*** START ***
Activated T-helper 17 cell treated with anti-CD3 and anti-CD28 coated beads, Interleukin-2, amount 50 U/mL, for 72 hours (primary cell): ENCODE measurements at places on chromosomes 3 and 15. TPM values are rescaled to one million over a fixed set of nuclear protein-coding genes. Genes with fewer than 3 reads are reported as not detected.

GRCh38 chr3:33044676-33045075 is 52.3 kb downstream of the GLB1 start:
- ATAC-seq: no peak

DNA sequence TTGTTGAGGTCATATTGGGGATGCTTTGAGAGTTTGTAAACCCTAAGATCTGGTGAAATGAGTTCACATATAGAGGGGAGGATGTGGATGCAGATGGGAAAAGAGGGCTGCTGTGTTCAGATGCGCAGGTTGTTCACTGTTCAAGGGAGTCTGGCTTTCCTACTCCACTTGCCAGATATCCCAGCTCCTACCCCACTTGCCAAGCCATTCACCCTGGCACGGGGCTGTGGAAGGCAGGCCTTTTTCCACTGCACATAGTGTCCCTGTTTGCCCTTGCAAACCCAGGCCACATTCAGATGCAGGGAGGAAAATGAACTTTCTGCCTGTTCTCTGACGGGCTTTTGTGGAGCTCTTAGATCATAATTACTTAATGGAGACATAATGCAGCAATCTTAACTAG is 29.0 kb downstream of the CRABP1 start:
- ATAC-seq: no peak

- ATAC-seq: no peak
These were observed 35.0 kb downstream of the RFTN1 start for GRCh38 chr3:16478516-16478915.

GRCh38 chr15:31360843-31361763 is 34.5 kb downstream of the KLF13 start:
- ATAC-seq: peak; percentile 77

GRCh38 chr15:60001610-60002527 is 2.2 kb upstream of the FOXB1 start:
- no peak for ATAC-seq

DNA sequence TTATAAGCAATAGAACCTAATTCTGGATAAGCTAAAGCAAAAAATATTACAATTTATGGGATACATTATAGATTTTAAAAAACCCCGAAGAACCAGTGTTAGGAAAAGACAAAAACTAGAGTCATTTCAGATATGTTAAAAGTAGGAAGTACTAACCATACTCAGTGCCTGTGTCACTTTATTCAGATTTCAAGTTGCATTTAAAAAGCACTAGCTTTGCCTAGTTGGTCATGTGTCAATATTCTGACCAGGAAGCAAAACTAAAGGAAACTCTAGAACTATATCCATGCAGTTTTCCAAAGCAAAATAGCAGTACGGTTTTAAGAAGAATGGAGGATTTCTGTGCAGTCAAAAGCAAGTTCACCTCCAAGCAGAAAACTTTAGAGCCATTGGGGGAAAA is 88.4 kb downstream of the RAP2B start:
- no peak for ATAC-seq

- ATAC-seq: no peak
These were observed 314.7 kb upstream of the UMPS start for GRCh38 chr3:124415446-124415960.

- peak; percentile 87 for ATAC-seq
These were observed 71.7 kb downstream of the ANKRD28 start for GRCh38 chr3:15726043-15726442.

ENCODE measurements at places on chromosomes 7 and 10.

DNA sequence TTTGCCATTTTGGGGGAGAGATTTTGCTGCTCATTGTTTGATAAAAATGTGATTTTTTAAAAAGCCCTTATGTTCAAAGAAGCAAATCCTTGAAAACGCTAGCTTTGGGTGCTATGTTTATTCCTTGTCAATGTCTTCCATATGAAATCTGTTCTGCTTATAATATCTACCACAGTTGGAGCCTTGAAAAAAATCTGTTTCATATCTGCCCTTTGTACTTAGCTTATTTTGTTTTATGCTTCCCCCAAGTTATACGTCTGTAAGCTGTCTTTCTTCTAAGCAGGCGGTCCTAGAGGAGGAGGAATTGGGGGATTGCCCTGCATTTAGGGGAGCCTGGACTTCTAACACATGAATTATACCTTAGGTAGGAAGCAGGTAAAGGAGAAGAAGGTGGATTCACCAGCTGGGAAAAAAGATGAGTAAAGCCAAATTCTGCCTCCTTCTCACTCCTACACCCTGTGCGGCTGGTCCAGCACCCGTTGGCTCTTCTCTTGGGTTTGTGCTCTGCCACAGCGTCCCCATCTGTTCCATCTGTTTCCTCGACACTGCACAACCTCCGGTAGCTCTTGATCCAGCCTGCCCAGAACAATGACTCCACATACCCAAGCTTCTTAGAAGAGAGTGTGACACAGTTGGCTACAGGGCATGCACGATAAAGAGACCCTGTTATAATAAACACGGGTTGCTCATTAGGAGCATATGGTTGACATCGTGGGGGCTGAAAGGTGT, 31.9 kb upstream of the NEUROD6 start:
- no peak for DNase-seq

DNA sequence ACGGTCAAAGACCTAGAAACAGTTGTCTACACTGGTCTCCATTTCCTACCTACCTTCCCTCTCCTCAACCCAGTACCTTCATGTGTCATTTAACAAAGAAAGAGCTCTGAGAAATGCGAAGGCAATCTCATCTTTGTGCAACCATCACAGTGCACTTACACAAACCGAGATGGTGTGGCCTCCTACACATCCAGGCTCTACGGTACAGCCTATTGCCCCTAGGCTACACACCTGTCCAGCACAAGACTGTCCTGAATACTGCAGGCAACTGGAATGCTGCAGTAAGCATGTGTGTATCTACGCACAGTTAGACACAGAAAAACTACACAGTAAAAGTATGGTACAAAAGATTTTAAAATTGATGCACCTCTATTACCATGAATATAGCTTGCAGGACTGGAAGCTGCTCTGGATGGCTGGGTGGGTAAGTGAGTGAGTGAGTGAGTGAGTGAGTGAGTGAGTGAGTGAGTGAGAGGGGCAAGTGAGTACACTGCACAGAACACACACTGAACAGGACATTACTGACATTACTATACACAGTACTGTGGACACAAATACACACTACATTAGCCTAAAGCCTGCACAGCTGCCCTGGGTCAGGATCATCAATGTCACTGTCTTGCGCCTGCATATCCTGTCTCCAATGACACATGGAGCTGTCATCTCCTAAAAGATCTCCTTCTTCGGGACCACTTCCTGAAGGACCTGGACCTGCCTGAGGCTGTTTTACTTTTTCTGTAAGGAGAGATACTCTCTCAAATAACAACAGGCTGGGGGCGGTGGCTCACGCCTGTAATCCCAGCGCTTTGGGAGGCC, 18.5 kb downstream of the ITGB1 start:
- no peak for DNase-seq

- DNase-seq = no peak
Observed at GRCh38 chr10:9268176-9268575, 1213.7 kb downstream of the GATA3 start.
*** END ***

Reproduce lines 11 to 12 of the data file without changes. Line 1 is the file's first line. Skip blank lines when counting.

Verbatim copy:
- no peak for ATAC-seq

DNA sequence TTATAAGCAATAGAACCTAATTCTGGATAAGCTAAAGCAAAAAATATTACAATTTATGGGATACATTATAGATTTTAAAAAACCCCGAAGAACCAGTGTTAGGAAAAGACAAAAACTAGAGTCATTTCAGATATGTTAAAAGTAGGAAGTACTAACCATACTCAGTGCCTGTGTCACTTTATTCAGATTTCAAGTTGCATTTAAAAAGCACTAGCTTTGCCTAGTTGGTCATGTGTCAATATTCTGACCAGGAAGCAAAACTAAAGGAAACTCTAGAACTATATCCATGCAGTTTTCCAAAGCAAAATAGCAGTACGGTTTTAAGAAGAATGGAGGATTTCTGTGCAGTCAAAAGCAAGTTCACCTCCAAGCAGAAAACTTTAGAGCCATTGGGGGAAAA is 88.4 kb downstream of the RAP2B start: